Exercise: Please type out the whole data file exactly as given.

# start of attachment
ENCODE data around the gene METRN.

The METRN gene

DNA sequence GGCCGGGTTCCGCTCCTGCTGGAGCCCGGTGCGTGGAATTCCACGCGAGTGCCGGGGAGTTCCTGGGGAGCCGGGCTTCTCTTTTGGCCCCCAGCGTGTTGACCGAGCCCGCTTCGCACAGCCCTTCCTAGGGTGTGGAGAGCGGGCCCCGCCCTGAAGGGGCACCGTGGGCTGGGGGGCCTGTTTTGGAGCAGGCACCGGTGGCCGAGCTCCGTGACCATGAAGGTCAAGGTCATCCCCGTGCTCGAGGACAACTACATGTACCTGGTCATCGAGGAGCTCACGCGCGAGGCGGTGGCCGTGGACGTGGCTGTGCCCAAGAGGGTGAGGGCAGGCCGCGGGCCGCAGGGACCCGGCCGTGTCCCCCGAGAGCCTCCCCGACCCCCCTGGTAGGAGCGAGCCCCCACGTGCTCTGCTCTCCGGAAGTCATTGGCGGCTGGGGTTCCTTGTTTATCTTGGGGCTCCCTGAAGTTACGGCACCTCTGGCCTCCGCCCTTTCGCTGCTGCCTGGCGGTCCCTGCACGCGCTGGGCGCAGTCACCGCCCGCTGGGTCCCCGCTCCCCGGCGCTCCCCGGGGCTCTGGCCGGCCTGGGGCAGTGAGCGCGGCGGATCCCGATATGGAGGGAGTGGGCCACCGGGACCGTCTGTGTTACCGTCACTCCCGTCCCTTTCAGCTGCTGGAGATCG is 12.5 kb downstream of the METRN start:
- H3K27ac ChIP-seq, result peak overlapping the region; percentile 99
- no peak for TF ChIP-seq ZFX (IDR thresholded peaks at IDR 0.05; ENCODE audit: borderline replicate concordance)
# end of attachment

ENCODE data around the gene METRN.

The METRN gene

DNA sequence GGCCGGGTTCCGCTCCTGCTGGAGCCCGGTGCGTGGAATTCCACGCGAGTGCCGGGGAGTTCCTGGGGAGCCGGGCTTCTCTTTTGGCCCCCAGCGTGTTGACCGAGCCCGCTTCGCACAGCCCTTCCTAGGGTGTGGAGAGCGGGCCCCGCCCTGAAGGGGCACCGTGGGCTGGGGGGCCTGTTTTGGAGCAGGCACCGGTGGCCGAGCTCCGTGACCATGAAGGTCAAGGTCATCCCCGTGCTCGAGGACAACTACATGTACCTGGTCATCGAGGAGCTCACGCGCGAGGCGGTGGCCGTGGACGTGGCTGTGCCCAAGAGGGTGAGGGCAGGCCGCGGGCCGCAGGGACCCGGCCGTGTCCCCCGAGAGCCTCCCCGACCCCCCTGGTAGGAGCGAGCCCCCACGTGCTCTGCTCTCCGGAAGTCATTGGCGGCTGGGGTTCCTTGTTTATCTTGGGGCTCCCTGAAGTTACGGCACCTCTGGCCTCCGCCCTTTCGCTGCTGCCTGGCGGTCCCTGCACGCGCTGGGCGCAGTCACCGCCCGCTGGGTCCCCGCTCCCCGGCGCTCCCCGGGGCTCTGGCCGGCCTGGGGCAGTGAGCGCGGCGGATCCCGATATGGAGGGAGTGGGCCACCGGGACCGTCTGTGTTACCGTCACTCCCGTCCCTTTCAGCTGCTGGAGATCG is 12.5 kb downstream of the METRN start:
- H3K27ac ChIP-seq, result peak overlapping the region; percentile 99
- no peak for TF ChIP-seq ZFX (IDR thresholded peaks at IDR 0.05; ENCODE audit: borderline replicate concordance)